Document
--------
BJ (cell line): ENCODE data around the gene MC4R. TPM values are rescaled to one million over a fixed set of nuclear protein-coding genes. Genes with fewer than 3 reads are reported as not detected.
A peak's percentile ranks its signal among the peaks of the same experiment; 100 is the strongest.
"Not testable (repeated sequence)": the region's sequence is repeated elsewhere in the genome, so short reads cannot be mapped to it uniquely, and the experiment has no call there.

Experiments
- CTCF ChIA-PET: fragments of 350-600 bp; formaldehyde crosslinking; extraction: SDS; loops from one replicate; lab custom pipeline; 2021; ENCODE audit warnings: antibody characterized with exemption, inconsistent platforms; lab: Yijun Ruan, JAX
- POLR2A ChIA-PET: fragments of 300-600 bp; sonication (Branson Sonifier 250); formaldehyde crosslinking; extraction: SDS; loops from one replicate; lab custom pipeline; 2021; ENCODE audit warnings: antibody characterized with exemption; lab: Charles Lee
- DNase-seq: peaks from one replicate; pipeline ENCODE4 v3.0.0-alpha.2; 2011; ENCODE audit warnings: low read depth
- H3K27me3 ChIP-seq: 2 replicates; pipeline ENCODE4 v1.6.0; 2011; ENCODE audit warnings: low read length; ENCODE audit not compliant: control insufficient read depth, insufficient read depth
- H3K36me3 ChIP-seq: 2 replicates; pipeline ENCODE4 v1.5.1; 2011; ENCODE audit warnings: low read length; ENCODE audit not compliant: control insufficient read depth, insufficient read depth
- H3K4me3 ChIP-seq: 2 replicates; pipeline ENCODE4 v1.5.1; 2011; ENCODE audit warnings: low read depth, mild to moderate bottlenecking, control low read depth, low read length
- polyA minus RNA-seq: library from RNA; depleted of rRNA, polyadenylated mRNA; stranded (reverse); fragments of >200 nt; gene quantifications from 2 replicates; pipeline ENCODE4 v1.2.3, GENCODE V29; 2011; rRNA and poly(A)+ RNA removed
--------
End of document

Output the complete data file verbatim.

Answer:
BJ (cell line): ENCODE data around the gene MC4R. TPM values are rescaled to one million over a fixed set of nuclear protein-coding genes. Genes with fewer than 3 reads are reported as not detected.
A peak's percentile ranks its signal among the peaks of the same experiment; 100 is the strongest.
"Not testable (repeated sequence)": the region's sequence is repeated elsewhere in the genome, so short reads cannot be mapped to it uniquely, and the experiment has no call there.

Experiments
- CTCF ChIA-PET: fragments of 350-600 bp; formaldehyde crosslinking; extraction: SDS; loops from one replicate; lab custom pipeline; 2021; ENCODE audit warnings: antibody characterized with exemption, inconsistent platforms; lab: Yijun Ruan, JAX
- POLR2A ChIA-PET: fragments of 300-600 bp; sonication (Branson Sonifier 250); formaldehyde crosslinking; extraction: SDS; loops from one replicate; lab custom pipeline; 2021; ENCODE audit warnings: antibody characterized with exemption; lab: Charles Lee
- DNase-seq: peaks from one replicate; pipeline ENCODE4 v3.0.0-alpha.2; 2011; ENCODE audit warnings: low read depth
- H3K27me3 ChIP-seq: 2 replicates; pipeline ENCODE4 v1.6.0; 2011; ENCODE audit warnings: low read length; ENCODE audit not compliant: control insufficient read depth, insufficient read depth
- H3K36me3 ChIP-seq: 2 replicates; pipeline ENCODE4 v1.5.1; 2011; ENCODE audit warnings: low read length; ENCODE audit not compliant: control insufficient read depth, insufficient read depth
- H3K4me3 ChIP-seq: 2 replicates; pipeline ENCODE4 v1.5.1; 2011; ENCODE audit warnings: low read depth, mild to moderate bottlenecking, control low read depth, low read length
- polyA minus RNA-seq: library from RNA; depleted of rRNA, polyadenylated mRNA; stranded (reverse); fragments of >200 nt; gene quantifications from 2 replicates; pipeline ENCODE4 v1.2.3, GENCODE V29; 2011; rRNA and poly(A)+ RNA removed